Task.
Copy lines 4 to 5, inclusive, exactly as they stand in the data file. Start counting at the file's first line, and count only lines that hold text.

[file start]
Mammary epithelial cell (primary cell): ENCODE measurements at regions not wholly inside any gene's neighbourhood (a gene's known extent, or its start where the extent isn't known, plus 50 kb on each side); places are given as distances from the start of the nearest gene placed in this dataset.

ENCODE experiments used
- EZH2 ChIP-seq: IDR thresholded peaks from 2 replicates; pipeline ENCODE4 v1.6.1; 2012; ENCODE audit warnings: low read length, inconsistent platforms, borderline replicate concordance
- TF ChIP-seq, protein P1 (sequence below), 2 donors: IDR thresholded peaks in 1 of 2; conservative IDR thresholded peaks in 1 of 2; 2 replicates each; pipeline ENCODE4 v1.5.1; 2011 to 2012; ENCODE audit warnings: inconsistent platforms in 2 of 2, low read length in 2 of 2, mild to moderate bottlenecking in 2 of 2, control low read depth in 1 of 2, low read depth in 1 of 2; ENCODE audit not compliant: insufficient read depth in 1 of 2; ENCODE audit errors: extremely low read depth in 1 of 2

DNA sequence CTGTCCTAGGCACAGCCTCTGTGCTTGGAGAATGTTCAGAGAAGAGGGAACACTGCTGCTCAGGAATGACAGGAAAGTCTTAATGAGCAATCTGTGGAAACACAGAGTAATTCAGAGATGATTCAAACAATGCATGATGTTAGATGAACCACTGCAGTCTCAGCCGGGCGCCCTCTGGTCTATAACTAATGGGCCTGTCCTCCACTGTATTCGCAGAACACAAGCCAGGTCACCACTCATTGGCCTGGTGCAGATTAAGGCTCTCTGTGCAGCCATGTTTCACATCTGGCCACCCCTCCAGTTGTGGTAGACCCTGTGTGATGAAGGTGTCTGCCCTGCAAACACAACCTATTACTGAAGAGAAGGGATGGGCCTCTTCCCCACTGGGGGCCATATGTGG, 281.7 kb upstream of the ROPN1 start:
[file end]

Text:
- TF ChIP-seq, protein P1 (sequence below), 2 donors: IDR thresholded peaks in 1 of 2; conservative IDR thresholded peaks in 1 of 2; 2 replicates each; pipeline ENCODE4 v1.5.1; 2011 to 2012; ENCODE audit warnings: inconsistent platforms in 2 of 2, low read length in 2 of 2, mild to moderate bottlenecking in 2 of 2, control low read depth in 1 of 2, low read depth in 1 of 2; ENCODE audit not compliant: insufficient read depth in 1 of 2; ENCODE audit errors: extremely low read depth in 1 of 2

DNA sequence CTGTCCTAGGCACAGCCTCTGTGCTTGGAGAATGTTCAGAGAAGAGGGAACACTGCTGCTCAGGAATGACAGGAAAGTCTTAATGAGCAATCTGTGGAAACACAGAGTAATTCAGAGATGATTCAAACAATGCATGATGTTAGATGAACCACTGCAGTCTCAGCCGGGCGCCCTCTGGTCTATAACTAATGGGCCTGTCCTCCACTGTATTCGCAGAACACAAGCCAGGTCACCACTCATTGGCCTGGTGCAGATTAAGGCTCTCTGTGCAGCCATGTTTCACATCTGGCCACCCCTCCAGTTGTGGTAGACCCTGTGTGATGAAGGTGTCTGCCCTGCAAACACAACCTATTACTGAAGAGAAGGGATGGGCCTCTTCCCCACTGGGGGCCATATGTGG, 281.7 kb upstream of the ROPN1 start: